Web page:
The GST reductions that the Conservative government has put in place since it was elected in 2006 amount to two per cent. As the government says, the GST has gone from 7% to 5%. That was a cost to the treasury. Each one per cent is between $4 and $6 billion, to be on the safe side. So the amount that the government is no longer collecting because of the two per cent reduction in the GST is between $8 and $12 billion. The government made the choice to reduce the GST by two per cent, costing the public purse between $8 and $12 billion per year. And yet it comes up with a plan, not announced or debated during the election campaign, that increases the age of eligibility for old age security, which will save $6 billion per year in today's dollars.
Governing means making choices, and the Conservative government has made its choices. With the harmonized sales tax, it chose to give tax reductions for which our retired Canadians are going to have to pay by working two years longer. Someone who is 53 today will receive $12,000 less in old age security than someone who is 54 today, given that the change goes into effect in 2023.
So please do not tell me that the current program cannot be paid for by Canadians as a whole. As has been mentioned, the OECD has shown that it can. The Parliamentary Budget Officer said so too. The chief actuary of the Canada Pension Plan, who also looks after the books of the old age security program, has also shown that things can be adjusted without resorting to such draconian measures.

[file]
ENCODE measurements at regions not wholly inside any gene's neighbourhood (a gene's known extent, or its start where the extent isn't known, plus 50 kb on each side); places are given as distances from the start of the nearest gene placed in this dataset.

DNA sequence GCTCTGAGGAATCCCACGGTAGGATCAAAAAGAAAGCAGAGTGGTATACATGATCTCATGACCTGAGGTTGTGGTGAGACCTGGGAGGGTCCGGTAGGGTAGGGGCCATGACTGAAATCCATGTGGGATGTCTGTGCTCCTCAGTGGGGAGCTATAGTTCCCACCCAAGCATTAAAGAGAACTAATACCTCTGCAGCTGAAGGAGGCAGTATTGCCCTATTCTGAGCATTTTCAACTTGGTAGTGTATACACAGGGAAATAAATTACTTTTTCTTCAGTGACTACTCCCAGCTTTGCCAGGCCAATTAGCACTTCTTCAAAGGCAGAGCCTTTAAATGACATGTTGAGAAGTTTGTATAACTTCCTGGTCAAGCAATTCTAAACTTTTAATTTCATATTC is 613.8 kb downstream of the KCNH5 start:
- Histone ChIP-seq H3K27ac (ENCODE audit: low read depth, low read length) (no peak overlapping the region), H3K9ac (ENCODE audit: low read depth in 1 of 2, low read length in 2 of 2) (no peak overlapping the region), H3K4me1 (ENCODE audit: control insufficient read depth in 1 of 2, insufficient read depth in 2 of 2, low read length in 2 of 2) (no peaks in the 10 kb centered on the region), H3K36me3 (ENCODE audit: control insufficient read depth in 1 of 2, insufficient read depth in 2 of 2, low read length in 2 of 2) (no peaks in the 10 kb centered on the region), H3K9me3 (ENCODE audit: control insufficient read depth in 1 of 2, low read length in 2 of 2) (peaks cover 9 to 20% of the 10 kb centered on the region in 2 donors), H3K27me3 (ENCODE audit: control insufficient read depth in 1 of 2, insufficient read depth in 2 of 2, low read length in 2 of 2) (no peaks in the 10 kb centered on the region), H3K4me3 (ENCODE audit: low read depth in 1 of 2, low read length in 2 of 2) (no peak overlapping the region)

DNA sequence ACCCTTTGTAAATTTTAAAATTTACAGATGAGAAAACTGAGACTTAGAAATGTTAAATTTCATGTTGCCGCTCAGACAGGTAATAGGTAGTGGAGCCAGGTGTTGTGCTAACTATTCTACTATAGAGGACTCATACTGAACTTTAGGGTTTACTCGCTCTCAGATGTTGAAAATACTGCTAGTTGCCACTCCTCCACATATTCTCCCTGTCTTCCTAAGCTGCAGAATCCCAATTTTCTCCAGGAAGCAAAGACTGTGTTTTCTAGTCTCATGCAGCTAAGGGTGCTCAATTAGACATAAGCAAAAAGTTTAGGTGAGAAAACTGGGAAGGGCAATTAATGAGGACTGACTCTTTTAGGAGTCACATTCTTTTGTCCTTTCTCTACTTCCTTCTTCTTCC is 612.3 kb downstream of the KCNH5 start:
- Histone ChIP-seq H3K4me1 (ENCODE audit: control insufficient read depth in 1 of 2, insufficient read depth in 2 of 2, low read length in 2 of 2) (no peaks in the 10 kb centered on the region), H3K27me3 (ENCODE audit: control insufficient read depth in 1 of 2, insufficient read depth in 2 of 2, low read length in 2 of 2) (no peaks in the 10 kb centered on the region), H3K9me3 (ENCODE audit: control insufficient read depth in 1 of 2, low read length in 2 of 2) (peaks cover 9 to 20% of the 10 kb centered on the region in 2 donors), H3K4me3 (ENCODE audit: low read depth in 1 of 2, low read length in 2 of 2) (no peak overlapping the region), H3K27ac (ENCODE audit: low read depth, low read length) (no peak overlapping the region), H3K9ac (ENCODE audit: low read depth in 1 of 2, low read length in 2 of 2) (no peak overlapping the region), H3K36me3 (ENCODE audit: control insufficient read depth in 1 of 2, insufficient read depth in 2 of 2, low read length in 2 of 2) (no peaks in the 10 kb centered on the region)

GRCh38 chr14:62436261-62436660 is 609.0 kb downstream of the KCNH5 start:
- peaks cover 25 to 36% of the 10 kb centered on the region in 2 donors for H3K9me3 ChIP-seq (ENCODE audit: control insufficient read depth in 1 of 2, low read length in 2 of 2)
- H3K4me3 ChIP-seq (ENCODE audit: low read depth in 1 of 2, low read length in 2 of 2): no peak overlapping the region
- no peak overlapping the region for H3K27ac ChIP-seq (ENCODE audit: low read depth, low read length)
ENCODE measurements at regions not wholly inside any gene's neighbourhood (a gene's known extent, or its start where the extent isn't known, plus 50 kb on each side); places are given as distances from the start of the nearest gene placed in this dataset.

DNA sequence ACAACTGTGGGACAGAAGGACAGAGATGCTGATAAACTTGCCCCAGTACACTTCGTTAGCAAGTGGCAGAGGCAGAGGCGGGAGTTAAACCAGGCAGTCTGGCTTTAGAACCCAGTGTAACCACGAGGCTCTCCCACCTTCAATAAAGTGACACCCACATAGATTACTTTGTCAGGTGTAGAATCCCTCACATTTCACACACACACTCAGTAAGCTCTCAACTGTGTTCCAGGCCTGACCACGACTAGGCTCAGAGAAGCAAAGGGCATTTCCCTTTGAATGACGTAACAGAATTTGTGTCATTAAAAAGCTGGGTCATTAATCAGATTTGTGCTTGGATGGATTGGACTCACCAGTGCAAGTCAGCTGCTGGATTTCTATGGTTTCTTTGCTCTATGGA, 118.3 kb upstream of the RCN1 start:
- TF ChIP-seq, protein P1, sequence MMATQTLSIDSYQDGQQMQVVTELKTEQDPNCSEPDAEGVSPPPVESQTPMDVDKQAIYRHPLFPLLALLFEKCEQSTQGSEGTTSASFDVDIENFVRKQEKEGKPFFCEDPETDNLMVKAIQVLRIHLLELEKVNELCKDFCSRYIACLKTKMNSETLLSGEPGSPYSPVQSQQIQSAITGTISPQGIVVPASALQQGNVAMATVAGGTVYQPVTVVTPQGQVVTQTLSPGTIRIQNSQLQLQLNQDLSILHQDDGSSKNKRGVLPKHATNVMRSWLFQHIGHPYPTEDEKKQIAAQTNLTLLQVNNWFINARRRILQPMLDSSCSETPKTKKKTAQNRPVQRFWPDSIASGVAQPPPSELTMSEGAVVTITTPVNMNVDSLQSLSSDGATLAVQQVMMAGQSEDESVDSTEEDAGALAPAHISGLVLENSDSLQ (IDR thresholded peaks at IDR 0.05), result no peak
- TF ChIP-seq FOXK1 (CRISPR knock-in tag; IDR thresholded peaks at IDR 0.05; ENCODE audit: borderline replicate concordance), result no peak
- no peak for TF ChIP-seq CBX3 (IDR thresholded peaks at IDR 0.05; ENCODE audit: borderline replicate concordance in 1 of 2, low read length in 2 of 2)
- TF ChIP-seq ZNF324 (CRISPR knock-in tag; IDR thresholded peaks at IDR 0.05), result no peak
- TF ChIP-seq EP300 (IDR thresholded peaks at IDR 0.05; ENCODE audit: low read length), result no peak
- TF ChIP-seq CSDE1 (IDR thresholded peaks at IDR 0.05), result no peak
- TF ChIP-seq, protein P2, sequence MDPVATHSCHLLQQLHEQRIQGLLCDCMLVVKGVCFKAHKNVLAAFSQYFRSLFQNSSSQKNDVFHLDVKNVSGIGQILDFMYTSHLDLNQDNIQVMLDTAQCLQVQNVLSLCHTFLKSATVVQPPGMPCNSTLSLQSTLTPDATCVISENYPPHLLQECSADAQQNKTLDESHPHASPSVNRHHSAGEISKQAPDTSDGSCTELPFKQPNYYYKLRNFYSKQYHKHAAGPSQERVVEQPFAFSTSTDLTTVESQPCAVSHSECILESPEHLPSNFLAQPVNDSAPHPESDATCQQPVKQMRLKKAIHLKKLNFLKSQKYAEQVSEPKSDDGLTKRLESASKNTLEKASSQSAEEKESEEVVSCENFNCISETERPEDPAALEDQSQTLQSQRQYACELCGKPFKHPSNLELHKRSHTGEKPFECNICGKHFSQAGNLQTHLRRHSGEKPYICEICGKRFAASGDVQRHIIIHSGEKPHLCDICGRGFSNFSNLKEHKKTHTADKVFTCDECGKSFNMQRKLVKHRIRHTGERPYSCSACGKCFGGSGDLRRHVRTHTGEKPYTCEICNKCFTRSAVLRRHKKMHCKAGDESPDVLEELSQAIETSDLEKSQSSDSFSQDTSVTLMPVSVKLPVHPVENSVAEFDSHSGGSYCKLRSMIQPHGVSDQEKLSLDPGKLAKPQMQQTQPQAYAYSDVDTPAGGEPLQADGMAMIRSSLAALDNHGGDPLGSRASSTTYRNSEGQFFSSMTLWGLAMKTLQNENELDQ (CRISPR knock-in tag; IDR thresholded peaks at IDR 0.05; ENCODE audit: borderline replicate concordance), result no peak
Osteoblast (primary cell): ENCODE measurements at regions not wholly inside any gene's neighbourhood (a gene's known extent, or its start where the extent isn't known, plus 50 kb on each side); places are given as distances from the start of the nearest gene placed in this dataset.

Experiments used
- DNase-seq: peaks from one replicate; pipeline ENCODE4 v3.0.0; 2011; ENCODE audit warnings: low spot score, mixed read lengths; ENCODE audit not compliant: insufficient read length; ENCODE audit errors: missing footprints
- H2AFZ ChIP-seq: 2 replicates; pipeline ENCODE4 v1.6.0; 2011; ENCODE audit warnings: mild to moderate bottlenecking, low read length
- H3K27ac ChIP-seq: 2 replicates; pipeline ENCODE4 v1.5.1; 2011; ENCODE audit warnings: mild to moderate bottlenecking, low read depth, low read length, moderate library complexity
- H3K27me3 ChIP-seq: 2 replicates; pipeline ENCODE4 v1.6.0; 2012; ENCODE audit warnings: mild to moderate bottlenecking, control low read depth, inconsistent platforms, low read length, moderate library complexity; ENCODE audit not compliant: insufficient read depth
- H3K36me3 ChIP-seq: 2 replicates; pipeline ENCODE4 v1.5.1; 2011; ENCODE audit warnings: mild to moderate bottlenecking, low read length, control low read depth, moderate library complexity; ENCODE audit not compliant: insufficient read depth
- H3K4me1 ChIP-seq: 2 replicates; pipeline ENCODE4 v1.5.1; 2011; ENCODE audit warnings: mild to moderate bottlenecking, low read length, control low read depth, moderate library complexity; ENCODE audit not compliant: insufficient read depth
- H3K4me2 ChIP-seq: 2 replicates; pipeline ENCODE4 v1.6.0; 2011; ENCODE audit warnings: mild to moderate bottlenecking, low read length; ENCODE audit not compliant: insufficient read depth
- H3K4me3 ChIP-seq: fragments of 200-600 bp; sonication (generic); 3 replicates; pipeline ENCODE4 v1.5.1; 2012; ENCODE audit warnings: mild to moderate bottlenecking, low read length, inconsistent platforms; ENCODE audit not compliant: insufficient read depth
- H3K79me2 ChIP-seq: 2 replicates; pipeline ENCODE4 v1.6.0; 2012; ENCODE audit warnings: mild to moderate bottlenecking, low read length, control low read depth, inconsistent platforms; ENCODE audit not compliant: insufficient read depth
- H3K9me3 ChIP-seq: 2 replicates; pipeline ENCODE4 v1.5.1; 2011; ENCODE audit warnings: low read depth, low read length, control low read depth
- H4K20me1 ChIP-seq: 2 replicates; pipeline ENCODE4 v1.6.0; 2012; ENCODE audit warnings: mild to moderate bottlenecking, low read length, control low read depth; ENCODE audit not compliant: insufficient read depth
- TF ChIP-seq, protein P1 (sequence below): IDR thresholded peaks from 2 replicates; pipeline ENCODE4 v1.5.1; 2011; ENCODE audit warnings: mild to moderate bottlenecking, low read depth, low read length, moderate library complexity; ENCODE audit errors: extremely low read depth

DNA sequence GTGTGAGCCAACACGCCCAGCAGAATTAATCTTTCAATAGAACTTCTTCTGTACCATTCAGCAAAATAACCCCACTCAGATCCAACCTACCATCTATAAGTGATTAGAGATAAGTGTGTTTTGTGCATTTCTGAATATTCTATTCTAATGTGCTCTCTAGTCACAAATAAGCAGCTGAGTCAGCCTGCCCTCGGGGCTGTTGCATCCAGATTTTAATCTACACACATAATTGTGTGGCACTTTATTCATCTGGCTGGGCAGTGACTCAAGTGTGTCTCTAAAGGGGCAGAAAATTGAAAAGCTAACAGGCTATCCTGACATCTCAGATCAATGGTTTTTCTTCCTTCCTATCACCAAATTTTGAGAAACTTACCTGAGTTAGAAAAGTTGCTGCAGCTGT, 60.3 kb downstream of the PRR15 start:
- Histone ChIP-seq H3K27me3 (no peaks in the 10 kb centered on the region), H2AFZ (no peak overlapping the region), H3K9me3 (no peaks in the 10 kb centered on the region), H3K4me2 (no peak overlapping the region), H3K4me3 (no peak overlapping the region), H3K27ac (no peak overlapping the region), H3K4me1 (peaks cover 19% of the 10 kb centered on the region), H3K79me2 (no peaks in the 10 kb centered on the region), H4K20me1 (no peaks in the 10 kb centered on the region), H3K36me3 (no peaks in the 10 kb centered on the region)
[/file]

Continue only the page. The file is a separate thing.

We completely agree with the need to deal with the question of demographic change. But this measure alone does not address the situation and does not represent an overall assessment of the situation. It is just one action in one of the programs that provides economic security for our retired Canadians. It simply scratches the surface of the larger problem we have to come to grips with.
In those terms, the argument that we cannot afford the program at the moment and that we absolutely have to increase the age of eligibility makes no sense, given the choices the government has made in the past.
According to the Chief Actuary of Canada, the cost increase of the program, as a percentage of the GDP, is about 1%. And that 1% is being used to justify taking away $12,000 in income from people currently under 53, while those 54 or older can keep it.
Nothing has been done to convince the opposition, Canadians and Quebeckers that this scheme is fair and appropriate.
The Chair James Rajotte
Okay. Thank you.
Peggy Nash Parkdale—High Park, ON
I just want to get on the record, once again, our concerns around OAS. Comments that we're going to end up like Greece if we don't make that change are absolutely ridiculous.
Quite frankly, the government can't have it both ways. They can't say the government is running the best financial management of any country in the world—which is not accurate—to claim credit for doing things well, and at the same time say that if this change isn't made, we're going to end up where the country is almost bankrupt. It's simply not the case.